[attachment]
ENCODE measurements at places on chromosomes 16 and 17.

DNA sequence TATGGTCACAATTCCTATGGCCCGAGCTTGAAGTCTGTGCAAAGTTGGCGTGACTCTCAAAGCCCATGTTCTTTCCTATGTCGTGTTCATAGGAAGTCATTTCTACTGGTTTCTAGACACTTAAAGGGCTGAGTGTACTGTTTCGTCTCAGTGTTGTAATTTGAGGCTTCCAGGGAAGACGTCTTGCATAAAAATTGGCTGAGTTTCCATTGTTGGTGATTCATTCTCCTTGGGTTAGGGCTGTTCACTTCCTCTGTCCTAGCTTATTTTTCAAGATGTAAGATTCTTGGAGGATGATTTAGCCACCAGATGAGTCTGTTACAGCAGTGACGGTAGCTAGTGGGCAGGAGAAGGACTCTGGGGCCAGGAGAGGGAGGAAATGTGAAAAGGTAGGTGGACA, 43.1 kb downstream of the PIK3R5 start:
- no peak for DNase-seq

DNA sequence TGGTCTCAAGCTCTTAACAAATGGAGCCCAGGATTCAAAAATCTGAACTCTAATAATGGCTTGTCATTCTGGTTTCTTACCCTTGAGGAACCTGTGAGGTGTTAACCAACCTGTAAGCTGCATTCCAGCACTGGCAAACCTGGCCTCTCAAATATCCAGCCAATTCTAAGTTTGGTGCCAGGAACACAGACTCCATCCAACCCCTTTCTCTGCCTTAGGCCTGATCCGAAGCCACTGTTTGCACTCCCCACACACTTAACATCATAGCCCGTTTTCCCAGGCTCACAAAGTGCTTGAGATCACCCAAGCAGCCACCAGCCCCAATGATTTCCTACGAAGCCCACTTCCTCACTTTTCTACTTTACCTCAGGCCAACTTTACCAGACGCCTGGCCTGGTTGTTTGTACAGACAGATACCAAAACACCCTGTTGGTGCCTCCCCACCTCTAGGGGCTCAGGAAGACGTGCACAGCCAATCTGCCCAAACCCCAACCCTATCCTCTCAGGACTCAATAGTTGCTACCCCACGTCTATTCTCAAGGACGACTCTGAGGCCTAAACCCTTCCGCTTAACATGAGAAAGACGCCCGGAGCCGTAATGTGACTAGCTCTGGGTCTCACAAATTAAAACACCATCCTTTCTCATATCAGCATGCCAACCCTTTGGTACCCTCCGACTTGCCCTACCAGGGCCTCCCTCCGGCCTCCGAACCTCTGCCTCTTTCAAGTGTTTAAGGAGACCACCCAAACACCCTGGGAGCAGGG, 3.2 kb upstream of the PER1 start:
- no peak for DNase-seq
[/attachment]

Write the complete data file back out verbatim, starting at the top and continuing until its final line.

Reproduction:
ENCODE measurements at places on chromosomes 16 and 17.

DNA sequence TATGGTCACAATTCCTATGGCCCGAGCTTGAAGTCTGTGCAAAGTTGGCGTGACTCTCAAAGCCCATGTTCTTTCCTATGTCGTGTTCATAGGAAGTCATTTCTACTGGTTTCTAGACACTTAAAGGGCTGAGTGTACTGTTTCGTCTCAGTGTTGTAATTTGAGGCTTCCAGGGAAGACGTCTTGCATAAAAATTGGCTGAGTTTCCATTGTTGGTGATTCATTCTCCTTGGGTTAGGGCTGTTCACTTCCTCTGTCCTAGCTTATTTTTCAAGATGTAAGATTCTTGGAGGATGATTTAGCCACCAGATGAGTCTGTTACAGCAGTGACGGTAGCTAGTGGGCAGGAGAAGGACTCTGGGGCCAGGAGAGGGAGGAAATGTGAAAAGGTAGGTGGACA, 43.1 kb downstream of the PIK3R5 start:
- no peak for DNase-seq

DNA sequence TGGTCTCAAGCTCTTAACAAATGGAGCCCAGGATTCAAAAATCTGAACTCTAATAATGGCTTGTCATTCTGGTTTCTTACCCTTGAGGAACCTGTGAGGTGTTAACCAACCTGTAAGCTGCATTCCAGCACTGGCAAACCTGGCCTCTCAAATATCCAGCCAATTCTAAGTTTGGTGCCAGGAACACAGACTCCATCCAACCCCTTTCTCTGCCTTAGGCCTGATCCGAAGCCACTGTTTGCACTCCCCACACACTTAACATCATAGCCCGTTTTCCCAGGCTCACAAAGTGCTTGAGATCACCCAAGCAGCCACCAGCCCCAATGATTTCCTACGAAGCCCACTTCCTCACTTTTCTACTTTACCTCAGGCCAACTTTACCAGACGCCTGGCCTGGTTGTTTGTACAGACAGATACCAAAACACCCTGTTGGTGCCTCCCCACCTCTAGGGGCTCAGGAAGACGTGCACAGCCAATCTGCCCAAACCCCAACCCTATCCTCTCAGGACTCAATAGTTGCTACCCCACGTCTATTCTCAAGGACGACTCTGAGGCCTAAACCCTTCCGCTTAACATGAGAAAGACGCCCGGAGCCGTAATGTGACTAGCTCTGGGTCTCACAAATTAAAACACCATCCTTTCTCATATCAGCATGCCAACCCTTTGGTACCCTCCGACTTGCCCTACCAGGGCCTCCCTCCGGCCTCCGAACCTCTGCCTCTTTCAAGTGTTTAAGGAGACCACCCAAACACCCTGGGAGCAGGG, 3.2 kb upstream of the PER1 start:
- no peak for DNase-seq